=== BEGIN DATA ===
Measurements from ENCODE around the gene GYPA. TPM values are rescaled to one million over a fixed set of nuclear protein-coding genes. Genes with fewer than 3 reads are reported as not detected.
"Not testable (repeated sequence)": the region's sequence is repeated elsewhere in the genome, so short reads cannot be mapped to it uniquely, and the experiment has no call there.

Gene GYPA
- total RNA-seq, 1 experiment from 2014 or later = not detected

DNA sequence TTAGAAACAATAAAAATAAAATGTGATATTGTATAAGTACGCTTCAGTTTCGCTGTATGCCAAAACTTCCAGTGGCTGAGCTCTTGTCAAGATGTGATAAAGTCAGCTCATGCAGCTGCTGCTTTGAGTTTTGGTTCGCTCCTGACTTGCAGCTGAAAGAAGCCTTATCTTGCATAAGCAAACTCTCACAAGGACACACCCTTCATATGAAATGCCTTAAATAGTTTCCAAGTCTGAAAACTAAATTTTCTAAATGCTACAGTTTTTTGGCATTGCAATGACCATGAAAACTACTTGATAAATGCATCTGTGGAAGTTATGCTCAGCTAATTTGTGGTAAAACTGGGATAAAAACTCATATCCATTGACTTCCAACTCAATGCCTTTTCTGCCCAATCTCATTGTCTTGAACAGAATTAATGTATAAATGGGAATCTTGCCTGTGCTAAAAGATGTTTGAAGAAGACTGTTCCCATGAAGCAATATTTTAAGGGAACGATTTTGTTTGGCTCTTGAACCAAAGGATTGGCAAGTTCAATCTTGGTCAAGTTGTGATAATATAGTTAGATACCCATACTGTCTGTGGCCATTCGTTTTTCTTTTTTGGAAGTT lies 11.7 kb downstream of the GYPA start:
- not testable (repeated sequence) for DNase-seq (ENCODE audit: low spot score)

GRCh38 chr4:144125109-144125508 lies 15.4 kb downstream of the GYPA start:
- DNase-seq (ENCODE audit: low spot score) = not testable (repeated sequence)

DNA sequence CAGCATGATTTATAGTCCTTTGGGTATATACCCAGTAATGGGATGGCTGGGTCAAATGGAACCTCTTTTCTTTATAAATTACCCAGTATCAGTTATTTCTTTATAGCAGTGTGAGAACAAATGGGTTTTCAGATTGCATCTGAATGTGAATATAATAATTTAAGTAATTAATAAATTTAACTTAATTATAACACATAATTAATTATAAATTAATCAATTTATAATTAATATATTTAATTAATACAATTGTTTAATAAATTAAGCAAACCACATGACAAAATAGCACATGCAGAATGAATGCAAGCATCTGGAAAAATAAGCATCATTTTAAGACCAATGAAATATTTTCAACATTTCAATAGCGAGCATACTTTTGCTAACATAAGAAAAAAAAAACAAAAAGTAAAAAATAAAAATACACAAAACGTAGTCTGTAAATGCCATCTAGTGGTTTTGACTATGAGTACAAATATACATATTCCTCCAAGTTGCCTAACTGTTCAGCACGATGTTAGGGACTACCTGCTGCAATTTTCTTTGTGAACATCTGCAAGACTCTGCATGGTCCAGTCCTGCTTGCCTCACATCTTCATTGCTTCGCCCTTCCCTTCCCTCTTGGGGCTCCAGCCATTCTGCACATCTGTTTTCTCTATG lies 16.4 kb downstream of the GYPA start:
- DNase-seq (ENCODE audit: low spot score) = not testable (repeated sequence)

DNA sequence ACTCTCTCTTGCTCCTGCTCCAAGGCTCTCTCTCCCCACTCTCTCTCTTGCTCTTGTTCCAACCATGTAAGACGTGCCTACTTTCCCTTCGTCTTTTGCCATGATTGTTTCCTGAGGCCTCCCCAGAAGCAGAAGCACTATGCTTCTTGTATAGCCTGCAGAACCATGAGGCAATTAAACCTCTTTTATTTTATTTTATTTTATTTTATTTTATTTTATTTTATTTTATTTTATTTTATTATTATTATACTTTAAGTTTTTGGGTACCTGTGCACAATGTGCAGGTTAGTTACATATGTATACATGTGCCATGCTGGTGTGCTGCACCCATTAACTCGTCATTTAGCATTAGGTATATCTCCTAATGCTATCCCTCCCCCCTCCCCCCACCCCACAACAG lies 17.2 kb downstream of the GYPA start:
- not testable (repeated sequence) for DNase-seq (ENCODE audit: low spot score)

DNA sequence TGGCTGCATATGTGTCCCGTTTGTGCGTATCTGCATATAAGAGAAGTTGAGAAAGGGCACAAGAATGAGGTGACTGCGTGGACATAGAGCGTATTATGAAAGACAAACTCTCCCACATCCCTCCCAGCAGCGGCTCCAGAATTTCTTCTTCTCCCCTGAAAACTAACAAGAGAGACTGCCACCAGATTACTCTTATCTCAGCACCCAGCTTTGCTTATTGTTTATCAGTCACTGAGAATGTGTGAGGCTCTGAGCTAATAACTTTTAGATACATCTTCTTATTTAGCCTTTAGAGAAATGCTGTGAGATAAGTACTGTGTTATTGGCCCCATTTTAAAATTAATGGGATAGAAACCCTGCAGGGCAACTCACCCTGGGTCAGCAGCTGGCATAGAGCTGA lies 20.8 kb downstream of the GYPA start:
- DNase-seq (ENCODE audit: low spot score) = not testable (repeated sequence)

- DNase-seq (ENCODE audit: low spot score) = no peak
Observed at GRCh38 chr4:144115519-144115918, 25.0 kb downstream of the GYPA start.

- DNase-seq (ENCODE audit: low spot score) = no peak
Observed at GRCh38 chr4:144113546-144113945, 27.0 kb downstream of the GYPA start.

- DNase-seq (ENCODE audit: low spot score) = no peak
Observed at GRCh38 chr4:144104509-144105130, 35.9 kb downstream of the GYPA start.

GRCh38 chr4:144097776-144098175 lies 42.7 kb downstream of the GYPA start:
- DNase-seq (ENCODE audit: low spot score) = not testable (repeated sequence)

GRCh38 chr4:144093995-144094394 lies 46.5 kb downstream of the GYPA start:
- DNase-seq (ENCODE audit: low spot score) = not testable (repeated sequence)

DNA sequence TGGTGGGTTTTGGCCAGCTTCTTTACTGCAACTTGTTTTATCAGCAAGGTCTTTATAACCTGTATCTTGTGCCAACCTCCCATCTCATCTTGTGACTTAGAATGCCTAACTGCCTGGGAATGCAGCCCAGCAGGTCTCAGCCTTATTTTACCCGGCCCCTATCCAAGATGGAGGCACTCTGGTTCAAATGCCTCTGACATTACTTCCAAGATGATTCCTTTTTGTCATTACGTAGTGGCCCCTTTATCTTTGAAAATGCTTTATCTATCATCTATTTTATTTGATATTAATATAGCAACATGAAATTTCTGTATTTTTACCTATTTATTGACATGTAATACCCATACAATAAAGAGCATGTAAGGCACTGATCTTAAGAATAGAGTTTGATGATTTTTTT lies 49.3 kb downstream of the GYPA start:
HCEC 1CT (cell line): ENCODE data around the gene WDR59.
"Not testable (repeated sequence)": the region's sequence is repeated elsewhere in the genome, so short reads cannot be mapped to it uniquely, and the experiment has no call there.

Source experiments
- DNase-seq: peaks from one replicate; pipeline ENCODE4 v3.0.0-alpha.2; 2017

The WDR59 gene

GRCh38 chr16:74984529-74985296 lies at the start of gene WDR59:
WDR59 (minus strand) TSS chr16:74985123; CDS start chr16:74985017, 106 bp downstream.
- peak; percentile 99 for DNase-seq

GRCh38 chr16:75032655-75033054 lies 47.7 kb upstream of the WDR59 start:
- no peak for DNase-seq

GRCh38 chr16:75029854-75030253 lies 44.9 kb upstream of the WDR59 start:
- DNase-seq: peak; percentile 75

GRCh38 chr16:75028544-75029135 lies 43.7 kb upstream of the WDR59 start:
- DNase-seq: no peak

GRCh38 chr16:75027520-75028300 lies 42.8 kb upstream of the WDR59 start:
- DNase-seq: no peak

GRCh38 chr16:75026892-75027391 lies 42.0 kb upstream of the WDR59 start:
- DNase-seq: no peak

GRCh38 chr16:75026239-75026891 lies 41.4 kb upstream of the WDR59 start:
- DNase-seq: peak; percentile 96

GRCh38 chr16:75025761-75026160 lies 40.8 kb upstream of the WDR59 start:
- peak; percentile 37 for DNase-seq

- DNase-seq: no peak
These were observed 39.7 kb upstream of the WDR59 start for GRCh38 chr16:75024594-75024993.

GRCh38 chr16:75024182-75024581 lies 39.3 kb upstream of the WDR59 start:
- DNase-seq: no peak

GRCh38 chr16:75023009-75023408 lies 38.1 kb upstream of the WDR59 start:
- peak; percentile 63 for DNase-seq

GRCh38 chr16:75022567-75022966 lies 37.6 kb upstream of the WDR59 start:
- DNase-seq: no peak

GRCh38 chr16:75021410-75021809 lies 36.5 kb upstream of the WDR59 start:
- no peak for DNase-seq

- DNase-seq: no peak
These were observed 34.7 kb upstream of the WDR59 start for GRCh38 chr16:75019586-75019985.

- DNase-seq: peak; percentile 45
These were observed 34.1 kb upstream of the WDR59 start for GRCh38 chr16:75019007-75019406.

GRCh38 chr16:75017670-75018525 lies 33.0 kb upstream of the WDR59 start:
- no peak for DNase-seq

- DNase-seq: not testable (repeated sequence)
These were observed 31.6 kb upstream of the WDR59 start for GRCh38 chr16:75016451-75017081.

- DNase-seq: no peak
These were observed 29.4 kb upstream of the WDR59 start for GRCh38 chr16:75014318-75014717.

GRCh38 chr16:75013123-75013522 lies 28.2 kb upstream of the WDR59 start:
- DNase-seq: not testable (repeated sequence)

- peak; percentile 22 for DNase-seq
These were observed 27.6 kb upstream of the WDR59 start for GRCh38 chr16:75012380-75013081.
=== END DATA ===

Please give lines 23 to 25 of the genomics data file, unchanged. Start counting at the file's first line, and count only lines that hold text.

GRCh38 chr4:144093995-144094394 lies 46.5 kb downstream of the GYPA start:
- DNase-seq (ENCODE audit: low spot score) = not testable (repeated sequence)

DNA sequence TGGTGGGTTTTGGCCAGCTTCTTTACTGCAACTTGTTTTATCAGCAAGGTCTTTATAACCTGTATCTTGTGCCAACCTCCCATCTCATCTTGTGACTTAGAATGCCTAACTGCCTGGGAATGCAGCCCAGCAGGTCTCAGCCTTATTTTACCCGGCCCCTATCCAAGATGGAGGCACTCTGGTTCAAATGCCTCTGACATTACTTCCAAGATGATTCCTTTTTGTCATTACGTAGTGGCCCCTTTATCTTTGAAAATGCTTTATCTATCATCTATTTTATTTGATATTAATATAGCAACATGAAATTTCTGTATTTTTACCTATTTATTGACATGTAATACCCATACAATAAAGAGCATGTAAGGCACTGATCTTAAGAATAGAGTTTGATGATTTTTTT lies 49.3 kb downstream of the GYPA start: